Song of Songs
2005Director: Josh Appignanesi
Cast: Natalie Press, Joel Chalfen, Félicité Du Jeu
eligion, like sex, is a powerful cinematic weapon. Having duly preoccupied decades of talented filmmakers, the sacred has still retained its deeply rooted ability to shock, provoke and disturb, often at the same time. Unlike sex, the commanding screen power of religion to both threaten and subvert undoubtedly stems from the exception of the physical from the spiritual—sex will either turn you on or turn you off. Religion, on the other hand, could make you cry. Filmmakers have approached this from various angles, often embodying their own relationship to the subject. In the devotional overtures of Dreyer, Kurosawa, and Bergman, religion subsists but in the cerebral, intimate convictions of their characters—never denounced, rarely questioned, occasionally confronted. At the opposite wing of the filmic spectrum, faith serves as a social determinant, a political incentive, a humanist lacuna; much can be said of the risqué intentions of Scorsese’s lewd sexualisation of Jesus in The Last Temptation of Christ or Carlos Carrera’s direct demonization of the Mexican clerical system in The Crime Of Father Amaro.
It would perhaps be appropriate to place Song of Songs in the latter category. Set in the orthodox Jewish community of Hendon in London, an incestuous relationship between a sister and brother—her a devoutly religious Jew, him estranged from his own faith and the rest of his fogyish family—is employed as a tool to simply shock rather than provoke actual thought. That much of their relationship plays itself out only a room away from their dying mother is just one of many paradoxes at work in this film.
British newcomer Josh Appignanesi was clearly schooled with the very finest in low-budget filmmaking, his magna-cum-laude in shaky-to-make-it-dramatic camera techniques on appreciative display in all but two scenes. In the words of Appignanesi himself, “There are thousands of ways of shooting a low budget film.” Indeed. Yet this isn’t your average self-schooled-filmmaker-by-the-numbers. His penchant for claustrophobic close-ups, eerie musical accompaniment, and muted camerawork is, luckily, more Cries and Whispers than Identity. In other words, it works.
The film’s cryptic title pointedly references religious fanaticism (it is a collection of songs attributed to Solomon expressing his most intimate relationship with God), thus implying that there’s more than just friendly filmmaking turning the wheel here. The delicate sense of menacing ambiguity that Appignanesi spins is well-crafted, and the acting is superb. But Appignanesi has given us a metaphorical monolith, whose shadow blocks out any rays of psychological nuance and insight. The little light he sheds into his characters’ minds (a single flashback reveals images of an idyllic childhood) isn’t quite the fateful psychoanalysis we’re hoping to encounter.
Despite building the attraction on the strength of oppressive belief, there isn’t much actual religion here. Appignanesi himself isn’t religious, so the overt use of orthodox sermons makes for a hermetic reality that subsumes the movie’s milieu. What you see on screen is often hard to believe—not because it may not be happening, but because it’s impervious to the point that you feel as if you’re watching a manipulative puppet show rather than a juncture in the fragmented lives of two fetishistically sexualized individuals.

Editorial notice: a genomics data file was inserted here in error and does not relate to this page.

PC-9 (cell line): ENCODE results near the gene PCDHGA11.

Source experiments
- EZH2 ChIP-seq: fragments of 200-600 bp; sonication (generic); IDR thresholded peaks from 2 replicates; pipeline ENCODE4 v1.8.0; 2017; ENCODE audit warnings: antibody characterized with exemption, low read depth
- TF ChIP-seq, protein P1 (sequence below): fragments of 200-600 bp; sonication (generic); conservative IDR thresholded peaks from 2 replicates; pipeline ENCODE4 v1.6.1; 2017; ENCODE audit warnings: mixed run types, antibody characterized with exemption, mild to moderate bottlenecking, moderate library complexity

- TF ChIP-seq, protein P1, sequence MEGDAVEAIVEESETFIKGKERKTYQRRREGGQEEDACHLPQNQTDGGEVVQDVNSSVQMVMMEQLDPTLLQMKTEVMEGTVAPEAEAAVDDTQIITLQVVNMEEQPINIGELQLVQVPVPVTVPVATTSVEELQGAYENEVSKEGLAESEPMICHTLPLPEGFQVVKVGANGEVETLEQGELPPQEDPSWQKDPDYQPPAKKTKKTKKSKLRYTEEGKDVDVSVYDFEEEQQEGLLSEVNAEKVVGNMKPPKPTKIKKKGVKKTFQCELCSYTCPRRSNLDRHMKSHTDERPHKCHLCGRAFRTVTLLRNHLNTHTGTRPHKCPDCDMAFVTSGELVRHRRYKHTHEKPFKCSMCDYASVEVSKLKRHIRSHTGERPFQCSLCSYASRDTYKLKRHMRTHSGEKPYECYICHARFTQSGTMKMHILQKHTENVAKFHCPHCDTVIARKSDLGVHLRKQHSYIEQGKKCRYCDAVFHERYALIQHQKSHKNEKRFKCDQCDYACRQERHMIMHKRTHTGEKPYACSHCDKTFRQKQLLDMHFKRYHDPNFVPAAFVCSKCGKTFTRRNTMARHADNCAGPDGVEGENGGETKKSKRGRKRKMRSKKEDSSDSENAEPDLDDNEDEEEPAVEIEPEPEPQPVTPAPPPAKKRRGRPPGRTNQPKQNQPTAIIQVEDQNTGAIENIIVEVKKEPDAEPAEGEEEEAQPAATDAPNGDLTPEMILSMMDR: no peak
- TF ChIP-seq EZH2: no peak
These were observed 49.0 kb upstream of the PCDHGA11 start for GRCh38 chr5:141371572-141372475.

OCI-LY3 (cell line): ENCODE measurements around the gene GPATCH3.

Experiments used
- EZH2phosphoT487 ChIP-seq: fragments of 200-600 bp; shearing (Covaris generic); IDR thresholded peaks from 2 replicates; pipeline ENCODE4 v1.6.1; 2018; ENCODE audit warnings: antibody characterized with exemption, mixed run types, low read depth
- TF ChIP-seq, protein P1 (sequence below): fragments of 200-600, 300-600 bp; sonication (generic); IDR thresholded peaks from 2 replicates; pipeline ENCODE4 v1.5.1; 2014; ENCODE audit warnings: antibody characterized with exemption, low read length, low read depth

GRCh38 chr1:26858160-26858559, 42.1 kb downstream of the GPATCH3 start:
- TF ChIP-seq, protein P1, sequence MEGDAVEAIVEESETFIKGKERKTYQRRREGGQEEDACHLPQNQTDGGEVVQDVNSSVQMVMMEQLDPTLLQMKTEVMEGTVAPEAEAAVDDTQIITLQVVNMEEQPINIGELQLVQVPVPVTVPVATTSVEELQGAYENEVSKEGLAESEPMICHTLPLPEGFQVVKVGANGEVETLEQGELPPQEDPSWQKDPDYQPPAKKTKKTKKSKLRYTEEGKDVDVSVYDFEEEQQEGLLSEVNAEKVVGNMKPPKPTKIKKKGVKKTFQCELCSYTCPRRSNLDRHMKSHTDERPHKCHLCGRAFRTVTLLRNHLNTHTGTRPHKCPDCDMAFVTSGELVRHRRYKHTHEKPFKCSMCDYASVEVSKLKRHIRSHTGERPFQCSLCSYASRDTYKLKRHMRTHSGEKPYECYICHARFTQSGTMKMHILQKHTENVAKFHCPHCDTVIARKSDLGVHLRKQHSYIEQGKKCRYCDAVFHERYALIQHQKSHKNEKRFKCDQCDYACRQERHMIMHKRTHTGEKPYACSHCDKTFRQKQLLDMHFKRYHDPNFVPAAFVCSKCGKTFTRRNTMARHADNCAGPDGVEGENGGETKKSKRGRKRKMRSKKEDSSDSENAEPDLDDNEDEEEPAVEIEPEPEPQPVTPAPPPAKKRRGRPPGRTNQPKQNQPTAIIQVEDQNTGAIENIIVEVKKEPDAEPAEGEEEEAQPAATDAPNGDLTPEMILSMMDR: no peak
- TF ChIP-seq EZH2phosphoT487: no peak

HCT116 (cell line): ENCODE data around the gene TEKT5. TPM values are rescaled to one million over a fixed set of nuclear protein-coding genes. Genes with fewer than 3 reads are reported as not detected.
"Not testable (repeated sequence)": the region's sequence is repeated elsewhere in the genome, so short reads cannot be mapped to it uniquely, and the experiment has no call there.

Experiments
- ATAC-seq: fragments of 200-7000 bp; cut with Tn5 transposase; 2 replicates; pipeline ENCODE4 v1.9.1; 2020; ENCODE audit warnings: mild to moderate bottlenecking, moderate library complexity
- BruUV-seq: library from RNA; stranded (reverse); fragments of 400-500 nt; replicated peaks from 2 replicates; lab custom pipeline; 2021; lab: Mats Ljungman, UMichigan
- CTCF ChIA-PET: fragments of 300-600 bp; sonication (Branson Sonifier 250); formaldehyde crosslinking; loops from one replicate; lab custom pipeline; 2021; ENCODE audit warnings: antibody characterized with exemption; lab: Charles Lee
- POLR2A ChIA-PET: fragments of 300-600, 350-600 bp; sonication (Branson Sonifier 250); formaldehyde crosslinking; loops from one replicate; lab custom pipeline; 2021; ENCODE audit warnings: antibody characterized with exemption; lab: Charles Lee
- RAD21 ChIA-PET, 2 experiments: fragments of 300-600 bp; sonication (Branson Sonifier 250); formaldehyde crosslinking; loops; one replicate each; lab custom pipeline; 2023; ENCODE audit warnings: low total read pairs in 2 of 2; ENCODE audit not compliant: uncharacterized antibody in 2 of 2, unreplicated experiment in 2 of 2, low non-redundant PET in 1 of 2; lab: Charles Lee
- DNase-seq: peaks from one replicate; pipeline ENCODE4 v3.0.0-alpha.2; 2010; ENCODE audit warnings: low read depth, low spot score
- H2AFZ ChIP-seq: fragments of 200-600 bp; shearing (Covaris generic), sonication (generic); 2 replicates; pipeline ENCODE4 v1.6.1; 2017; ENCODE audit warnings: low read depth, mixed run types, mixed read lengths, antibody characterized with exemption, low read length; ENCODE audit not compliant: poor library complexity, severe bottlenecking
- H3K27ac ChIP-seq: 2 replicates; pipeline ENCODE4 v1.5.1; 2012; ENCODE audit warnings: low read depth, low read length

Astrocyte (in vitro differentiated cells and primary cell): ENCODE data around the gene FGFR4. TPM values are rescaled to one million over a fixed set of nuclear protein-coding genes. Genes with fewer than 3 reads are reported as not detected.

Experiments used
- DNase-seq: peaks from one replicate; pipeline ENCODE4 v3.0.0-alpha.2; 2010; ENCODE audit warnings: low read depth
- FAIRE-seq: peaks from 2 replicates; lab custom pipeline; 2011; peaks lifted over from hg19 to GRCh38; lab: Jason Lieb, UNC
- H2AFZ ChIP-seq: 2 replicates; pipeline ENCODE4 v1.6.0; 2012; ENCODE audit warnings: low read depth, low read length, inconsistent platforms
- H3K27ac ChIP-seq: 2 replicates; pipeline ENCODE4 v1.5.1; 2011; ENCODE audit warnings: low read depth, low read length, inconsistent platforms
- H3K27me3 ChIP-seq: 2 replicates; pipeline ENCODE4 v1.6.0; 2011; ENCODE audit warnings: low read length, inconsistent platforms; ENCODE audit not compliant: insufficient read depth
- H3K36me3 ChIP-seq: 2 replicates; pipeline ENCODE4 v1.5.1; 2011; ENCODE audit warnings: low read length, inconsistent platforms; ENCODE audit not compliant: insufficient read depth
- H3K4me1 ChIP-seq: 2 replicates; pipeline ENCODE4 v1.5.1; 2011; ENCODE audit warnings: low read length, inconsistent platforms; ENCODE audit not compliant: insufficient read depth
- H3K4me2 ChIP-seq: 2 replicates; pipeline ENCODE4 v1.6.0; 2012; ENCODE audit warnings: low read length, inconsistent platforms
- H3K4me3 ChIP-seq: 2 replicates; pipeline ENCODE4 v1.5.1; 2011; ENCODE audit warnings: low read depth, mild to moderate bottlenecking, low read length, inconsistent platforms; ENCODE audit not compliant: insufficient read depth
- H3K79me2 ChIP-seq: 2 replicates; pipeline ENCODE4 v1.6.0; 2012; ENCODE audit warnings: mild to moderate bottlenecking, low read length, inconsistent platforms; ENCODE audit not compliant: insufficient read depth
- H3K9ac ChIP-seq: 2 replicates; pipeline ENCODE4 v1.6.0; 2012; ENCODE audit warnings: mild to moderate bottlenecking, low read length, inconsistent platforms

The male machismo/female submission themes recall Isabelle Huppert and Benoît Magimel’s sex games in Michael Haneke’s The Piano Teacher, and—dare I say—the scrappy wanderings of Steven Shainberg’s more buoyant (yet whimsical) Secretary. But where Haneke managed to locate the sexual relationship within a larger frame of reference, Appignanesi consumes our appetite for involvement by narrowing our frame of inspection. More than just troubled individuals in a risqué environment, Appignanesi layers taboo upon taboo, without any discernible interest in determining their origins. He also eschews the issue of forbidden sexual desire, shrugging it off as a sinuous power game, strife between self-repression and affected dominance.
Both Natalie Press (from Pawel Pawlikowski’s My Summer of Love) and especially Joel Chalfen are positively beguiling as siblings Ruth and David, yet they can’t do much beyond playing two impenetrable individuals. Appignanesi prefers broad strokes to insight, leaving the central siblings hazily tinted; their hang-ups, subsequently, don’t always compute. For Elisabeth and Paul, the deviant siblings of Cocteau’s Les Enfants Terribles, the game was altogether more vicious. Never quite morphing into sexual contact, it was a spectral adventure of innuendos, longing, and repressed desire that spoke more about emotional ardour and mental inquietude than Song of Songs could ever hope to say about Ruth and David’s relationship.
It is all too easy to classify this film’s ambitions as an indictment of sexual repression and self-denial. Despite the wavering shock tactics, Song of Songs is solid filmmaking, and Appignanesi shows some serious strength of vision. Its brave camera angles, claustrophobic background music, and haunting performances can easily captivate, but in my case at least, this was soon precluded by an unsatisfying aftertaste.